The street artist Hanksy strikes again in the Lower East Side of New York City. This time with a wheat-paste image of a pink-and-purple cat whose face is that of fictional news anchor Ron Burgundy as portrayed by actor Will Ferrell in the film “Anchorman: The Legend of Ron Burgundy.” The location of this street art piece is perhaps not an accident. Hanksy often puts up work in the art-fashion “Below Delancey” neighborhood of New York’s Lower East Side, the area south of Delancey Street that has become a hub for art and fashion creators. This artwork continues that pattern, but with a twist: This “Will Ferrell Cat” is at 17 Allen Street and directly across the street from where the British artist Banksy (from whose name Hanksy is partly derived) put up the first of his stencil street artworks last week for his month-long show in New York. So is this Hanksy work a kind of response? (BTW, Hanksy has been reviewing Banky’s October “Better In Than Out” street art show on Gothamist.
Surfer wetsuits hanging out to dry on a sidewalk clothes rack on Orchard Street in front of Lost Weekend NYC, a surfing-themed cafe and shop in New York’s “Below Delancey” neighborhood of the Lower East Side (LES). The small cafe is a magnet for neighborhood regulars, surfers, and art-fashion-media and other creative folks living and working in the LES.
The “Sam Knows Best” street art message pops up fresh again in New York City’s Lower East Side (LES), this time with an American flag graphical theme on Ludlow Street, which is becoming what we here have dubbed “street art alley,” given the recent surge of street art on the three-block stretch south of Delancey Street to Canal Street in the “Below Delancey” area of the LES.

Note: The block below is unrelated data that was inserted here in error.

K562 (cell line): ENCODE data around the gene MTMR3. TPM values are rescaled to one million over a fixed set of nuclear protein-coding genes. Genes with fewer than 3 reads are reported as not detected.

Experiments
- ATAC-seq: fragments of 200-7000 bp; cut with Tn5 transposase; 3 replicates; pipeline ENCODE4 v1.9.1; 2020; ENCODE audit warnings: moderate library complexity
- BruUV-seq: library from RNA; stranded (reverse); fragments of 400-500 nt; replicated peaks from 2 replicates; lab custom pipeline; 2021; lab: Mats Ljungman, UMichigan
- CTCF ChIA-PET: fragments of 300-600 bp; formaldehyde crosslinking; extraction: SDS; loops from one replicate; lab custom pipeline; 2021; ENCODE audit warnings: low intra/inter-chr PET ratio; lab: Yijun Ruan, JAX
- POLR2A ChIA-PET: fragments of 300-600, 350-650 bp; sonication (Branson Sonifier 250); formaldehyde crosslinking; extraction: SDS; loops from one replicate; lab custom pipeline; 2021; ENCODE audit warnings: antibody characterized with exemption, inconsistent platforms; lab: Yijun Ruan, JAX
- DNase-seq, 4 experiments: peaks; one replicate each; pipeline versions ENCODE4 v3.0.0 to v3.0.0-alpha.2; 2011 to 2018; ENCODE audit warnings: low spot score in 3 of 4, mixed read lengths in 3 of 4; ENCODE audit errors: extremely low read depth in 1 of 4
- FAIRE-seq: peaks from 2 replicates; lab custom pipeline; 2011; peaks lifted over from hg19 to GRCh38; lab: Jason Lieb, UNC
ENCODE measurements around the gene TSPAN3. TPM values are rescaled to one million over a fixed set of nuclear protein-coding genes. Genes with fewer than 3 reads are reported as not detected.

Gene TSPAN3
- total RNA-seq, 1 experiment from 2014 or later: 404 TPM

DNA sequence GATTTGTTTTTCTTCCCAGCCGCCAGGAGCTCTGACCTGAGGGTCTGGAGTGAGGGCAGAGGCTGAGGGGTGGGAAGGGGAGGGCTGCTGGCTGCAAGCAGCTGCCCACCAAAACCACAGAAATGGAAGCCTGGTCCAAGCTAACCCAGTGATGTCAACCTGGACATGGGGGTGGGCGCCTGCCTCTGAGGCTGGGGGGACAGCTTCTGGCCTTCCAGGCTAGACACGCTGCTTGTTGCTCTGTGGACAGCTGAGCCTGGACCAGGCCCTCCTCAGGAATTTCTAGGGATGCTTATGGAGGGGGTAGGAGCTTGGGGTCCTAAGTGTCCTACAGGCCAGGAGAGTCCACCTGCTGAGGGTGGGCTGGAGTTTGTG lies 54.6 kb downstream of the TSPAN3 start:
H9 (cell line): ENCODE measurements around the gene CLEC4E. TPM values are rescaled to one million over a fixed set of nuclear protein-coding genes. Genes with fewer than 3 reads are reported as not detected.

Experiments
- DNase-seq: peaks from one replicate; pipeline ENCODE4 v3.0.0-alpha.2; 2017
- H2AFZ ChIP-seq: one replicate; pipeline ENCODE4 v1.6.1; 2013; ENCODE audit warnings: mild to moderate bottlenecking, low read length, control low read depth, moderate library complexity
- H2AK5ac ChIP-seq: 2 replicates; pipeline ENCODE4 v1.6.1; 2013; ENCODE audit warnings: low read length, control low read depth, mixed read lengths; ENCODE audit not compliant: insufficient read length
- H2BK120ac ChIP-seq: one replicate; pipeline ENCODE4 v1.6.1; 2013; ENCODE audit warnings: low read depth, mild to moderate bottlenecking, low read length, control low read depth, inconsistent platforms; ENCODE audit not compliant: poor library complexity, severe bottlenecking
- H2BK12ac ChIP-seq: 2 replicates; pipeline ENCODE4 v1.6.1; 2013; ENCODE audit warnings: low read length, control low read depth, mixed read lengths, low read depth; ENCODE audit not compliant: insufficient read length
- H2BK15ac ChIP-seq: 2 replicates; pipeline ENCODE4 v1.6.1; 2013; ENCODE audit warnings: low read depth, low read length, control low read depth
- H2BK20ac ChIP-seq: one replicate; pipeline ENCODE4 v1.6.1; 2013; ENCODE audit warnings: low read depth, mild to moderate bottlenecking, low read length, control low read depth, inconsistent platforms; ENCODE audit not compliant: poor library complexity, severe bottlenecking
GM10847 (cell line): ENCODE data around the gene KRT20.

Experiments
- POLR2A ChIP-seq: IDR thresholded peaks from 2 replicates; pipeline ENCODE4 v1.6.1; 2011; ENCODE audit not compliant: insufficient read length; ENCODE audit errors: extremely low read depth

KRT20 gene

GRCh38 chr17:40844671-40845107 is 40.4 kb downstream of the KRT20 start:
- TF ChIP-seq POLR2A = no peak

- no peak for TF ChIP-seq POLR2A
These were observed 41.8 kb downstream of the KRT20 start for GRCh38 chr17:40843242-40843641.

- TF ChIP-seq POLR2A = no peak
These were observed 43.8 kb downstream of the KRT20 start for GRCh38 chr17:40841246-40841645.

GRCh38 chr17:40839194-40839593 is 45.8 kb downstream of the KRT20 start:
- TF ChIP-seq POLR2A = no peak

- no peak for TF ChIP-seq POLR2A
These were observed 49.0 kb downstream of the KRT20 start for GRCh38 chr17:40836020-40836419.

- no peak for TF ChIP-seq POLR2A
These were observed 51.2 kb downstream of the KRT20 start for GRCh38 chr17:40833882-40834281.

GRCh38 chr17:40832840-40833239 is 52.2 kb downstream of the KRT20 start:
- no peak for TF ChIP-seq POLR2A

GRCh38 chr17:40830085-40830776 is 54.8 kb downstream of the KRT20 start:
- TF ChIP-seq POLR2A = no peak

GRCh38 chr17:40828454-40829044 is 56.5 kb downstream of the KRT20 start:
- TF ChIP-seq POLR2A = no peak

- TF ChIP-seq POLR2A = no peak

This is the first Banksy piece of the British street art superstar’s month-long October residency in New York, where he has been putting up or releasing a new piece of artwork everyday as part of his “Better In Than Out” street exhibition. The artwork is a stencil painting depicting two life-size old-school NYC paper boys reaching for a spray-paint can next to a sign prohibiting graffiti. Within 24 hours of going up, Banksy’s artwork itself was vandalized, then updated, then painted over and re-tagged and partly recovered. It can be found on the back of a tenement building at Allen Street just north of Canal Street on the East side of the block, approximately behind where the Fat Radish restaurant is in the Lower East Side. There’s a hilarious, cheeky audio piece that viewers can listen to via a toll-free phone number (see below), which is stenciled on a wall near the artwork. The original work can be seen along with the audio on the Banksynyc.com website. Across the street, at 17 Allen Street, the NY street artist Hanksy has put up his “Will Ferrell Cat” wheat-paste street art.
Here’s another one of those street art wheat-paste-ups of actress and singer Selena Gomez. There are a bunch of variations on the Gomez theme. This one has the Spanish words “Sin Fronteras” (English translation: “without limits”).
The front of the pioneering Commes des Garcons concept store in New York’s Chelsea art-gallery district has become a mini-mecca for street art in recent years. Layer upon layer of wheat-pastes posters, stencils, graffiti, spray-can art, paint and stickers by various artists, graff writers, designers and creators cover the brick exterior and sidewalks on either side of the shop’s aluminum tunnel-like entrance on W. 22nd Street. The street art-bombed frontage is a beautiful contrast to the minimalist-futurist polish of the store’s architectural design, which looks as cool now as it did when it opened in 1999 on the site of the Heavenly Body Works auto-body shop (the sign is still there).